3. Act as a Producer

This strategy helps you focus on one user group at a time as the platform acts as a producer to attract an initial group of consumers. It then uses its existing consumer base to attract additional producers. The basis of it is that you start out as a traditional linear business and then open up your business model as you begin to scale. For example, Yelp started off as an information portal by preparing a directory of local services and businesses that customers could access, and then they contacted the owners of listings with maximum hits so they could claim their business and advertise for related search terms.

A similar approach is to try and fill both sides with the same user group, the reason behind the success of Etsy, a platform for selling and shopping handmade goods. Their research showed that people who were likely to produce handmade goods were also the ones more likely to purchase them.

4. Tap into an existing network

Rather than creating a platform from scratch, it can prove useful to partner with an existing network to attract a subset of their users. Compared to the existing solution, your platform must provide additional value to potential users. In a way, you’ve realized that you’re developing an evolved version of an existing network, and you’re appealing to a section of its existing network to help seed yours.

This could be used a bit unfairly, as happened in the case of Airbnb allowing its users to publish their vacation rentals on Craigslist, a bigger network, and directing them to its own website to complete the booking process while offering an improved experience for finding short-term rentals. A more cooperative strategy was adopted by Google when it formed the OHA (Open Handset Alliance) with leading handset manufacturers to use Android in order to fight off competition from Apple’s iOS.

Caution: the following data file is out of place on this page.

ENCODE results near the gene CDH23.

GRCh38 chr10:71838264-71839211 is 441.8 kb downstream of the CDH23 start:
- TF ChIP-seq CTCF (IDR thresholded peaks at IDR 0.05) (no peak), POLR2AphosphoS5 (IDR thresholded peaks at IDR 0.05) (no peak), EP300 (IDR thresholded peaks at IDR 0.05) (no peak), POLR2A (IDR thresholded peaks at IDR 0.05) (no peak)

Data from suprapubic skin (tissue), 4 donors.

5. Impart Standalone value to your Product

A product that has standalone value irrespective of the network is more likely to get traction among at least one set of users. In such a case, the end consumer is sold purely on the value of the standalone product and not on the promise of the added benefit when the network kicks in.

For example, Square’s credit card swiping device has enough value proposition for merchants even without consumers coming on board. OpenTable, the restaurant reservation service, distributes booking management systems that can be used as standalone software. Once they had enough restaurants on board, and hence access to their seating inventory as well, they opened out the consumer side to allow them to start making booking and collecting a lead generation fee from the restaurants.

These are the 5 main approaches that companies have used to get out of the chicken and egg conundrum of starting an online business in the on demand economy. While early customer acquisition is especially tough for platforms that are modeled on an on demand or Uber for X business model, creative use of these strategies should help you overcome this problem. Once you are through, you are all set to give your on demand platform a great start!